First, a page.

When Do Babies Start Sleeping Through The Night
Parents in general, but particularly new parents, can find themselves worrying over if their baby is reaching normal milestones at a timely manner, and naturally so! It is normal to want to use other examples in order to monitor progress and “normalcy”, but very often with babies, there isn't only one “normal”. This is particularly true when it comes to sleep (something all parents wish was more regulated!).
Sleeping through the night, sleep training, sleep scheduling, reverse sleep schedule, all terms parents are far too familiar with. But despite the overload of information, many parents don't know what trends they should be looking for in their baby, or what a relatively normal sleep schedule should look like. This is complicated by the fact that as a baby grows and changes physically, their sleep patterns are going to change as well.
All of this is not to say there are not things we can look for in a baby's development. There are things that can be done to encourage a longer sleep schedule. But before we talk about how to encourage sleep, it is important to understand better what a baby's sleep habits should more or less look like at different ages as outlined by Parenting Science.
Baby Sleep Stages
From birth to about 3 months babies will sleep in short spurts throughout the 24-hour day. As days pass, these sleep bursts will start occurring for longer periods at night (especially when nighttime routines are encouraged). The total duration of sleep for infants varies between 13-16 hours. In general, an infant's sleep isn’t going to be deep or uninterrupted. Babies, unlike adults, go immediately into REM sleep. Not only that, babies move during REM where adults (unless they have a medical condition) stay relatively still. Additionally babies last longer in REM than adults, meaning deep sleep is short if achieved at all. One of the ways to help babies stay asleep longer without waking themselves up (due to their movements) is swaddling. You can see what safe swaddles we recommend here and why.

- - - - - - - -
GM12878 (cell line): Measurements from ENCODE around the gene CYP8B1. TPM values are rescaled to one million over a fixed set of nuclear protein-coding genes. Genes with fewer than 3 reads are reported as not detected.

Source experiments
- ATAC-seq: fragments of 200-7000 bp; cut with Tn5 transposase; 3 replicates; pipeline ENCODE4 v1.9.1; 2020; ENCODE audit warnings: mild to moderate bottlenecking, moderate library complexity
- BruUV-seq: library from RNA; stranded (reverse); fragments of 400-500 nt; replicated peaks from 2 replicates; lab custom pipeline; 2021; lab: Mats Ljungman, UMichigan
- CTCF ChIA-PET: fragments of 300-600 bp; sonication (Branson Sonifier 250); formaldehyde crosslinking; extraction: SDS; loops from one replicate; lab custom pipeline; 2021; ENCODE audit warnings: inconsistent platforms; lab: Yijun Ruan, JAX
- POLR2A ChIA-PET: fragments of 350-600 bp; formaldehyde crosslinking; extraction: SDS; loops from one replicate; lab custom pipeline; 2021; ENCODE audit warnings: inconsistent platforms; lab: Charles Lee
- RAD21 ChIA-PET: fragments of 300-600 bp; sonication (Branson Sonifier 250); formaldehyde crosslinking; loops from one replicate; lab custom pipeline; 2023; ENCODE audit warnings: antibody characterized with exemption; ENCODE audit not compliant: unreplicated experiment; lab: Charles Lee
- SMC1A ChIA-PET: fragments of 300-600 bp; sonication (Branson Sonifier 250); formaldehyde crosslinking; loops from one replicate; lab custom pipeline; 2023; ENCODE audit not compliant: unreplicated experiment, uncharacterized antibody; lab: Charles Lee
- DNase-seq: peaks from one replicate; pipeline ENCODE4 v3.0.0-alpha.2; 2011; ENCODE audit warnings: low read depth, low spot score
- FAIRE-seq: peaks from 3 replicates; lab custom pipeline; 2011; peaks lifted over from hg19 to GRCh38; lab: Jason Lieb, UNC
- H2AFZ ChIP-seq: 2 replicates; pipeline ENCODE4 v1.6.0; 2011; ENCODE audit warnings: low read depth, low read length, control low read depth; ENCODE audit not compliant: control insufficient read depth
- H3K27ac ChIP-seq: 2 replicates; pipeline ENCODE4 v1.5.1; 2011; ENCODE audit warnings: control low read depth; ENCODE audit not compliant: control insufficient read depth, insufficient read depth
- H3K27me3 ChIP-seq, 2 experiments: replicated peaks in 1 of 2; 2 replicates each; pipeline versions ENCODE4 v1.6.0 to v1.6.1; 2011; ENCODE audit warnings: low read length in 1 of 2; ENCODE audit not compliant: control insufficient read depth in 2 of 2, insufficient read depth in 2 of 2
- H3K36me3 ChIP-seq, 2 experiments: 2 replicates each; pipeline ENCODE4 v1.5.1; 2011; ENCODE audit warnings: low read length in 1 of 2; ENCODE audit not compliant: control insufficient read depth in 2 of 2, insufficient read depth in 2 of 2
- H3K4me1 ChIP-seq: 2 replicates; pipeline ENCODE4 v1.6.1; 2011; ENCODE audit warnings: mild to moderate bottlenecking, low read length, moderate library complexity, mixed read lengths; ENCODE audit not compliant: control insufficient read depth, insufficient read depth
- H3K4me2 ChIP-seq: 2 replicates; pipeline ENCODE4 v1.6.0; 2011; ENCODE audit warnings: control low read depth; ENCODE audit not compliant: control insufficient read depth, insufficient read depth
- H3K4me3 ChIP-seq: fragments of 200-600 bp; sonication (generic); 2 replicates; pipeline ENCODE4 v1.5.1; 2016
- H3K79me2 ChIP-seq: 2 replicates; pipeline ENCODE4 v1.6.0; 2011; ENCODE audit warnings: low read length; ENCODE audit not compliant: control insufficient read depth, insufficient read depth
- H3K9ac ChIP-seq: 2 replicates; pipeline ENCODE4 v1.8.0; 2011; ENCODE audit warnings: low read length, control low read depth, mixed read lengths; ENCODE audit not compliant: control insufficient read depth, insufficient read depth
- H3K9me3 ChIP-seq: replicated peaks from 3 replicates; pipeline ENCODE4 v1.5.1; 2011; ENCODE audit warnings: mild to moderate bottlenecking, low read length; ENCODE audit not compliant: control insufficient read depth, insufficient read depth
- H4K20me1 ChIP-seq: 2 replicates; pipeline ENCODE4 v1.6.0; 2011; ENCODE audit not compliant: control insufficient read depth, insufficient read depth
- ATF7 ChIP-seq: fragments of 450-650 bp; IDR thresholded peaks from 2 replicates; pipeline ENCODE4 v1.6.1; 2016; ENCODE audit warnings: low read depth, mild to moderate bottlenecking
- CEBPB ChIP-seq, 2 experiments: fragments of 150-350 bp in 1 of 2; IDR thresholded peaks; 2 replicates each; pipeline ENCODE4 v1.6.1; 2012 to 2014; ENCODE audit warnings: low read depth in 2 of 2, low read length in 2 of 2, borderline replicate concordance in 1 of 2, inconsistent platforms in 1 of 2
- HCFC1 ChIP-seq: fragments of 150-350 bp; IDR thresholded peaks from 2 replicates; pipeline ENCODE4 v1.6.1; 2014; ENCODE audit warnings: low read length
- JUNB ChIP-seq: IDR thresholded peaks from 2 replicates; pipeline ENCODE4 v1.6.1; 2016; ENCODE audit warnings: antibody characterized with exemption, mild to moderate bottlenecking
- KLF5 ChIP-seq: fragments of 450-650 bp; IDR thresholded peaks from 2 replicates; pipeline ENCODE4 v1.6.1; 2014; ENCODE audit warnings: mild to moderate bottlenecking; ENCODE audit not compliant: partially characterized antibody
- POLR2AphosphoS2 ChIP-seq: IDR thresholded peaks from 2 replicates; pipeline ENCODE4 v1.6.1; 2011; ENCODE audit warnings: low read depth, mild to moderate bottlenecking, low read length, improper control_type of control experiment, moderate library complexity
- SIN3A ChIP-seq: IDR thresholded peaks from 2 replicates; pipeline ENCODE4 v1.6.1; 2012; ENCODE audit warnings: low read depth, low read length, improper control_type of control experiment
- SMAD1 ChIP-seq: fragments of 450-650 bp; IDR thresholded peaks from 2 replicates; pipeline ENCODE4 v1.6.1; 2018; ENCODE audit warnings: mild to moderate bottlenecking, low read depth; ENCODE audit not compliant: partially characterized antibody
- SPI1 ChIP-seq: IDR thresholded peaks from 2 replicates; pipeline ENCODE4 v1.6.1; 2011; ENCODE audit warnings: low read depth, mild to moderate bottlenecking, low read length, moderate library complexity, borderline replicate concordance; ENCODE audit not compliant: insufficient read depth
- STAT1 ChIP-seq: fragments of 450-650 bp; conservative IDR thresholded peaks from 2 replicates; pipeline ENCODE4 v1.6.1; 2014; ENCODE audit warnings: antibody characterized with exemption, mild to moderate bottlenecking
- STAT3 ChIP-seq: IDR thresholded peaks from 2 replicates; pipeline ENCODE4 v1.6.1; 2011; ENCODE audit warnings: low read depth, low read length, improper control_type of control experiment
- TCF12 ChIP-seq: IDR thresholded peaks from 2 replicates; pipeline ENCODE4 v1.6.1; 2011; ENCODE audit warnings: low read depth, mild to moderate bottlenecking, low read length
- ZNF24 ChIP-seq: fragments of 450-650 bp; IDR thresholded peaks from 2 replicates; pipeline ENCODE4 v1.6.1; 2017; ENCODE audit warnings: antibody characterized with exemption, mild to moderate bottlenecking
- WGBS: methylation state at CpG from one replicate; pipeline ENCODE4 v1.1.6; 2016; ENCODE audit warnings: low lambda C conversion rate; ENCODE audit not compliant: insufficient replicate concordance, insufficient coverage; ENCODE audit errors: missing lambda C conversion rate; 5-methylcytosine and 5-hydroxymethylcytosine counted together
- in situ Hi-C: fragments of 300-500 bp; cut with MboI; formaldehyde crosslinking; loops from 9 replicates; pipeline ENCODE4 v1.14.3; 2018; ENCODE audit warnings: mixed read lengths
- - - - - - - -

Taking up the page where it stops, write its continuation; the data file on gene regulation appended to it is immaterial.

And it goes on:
3-4 months, baby sleep patterns start normalizing a bit more “adult like”. They don’t immediately enter REM sleep and they will have longer sleep cycles. Some parents report their baby sleeping for more than 5 hours at a stretch.
By 5-6 months most parents will say that baby is sleeping for 5 hours at a time throughout the night. Some babies will even sleep for 10 hours at a time. Despite the longer time slept, most parents still experience their baby waking up more than one time in the night. During this stage, most babies still take multiple naps during the day and sleep on average 12-16 hours in total.
During the 7-12 month stage things can get confusing as most babies are following a more consistent sleep schedule, but it is not uncommon for parents to report their baby still not sleeping for 5 hours straight. For parents whose babies are sleeping longer, it is still not uncommon for them to be waking up around 3-4 times per night. The difference here is that most babies have begun to quickly quiet back down, and fall back to sleep.
So when should my baby start sleeping longer? It depends!
Most of the time, between 4-6 months. With this expectation it is important to note, according to “Raising Children” these are not uninterrupted nights of sleep, the goal is for the baby to begin to self soothe or to be quickly comforted and put back to sleep.
The phrase “sleep training” has gotten a controversial reputation over the last few years. Some immediately picture long painful nights of baby screaming and parents trying their hardest to let them cry it out. But sleep training encompasses so much more, and does not have to be a painful experience for either parents or baby.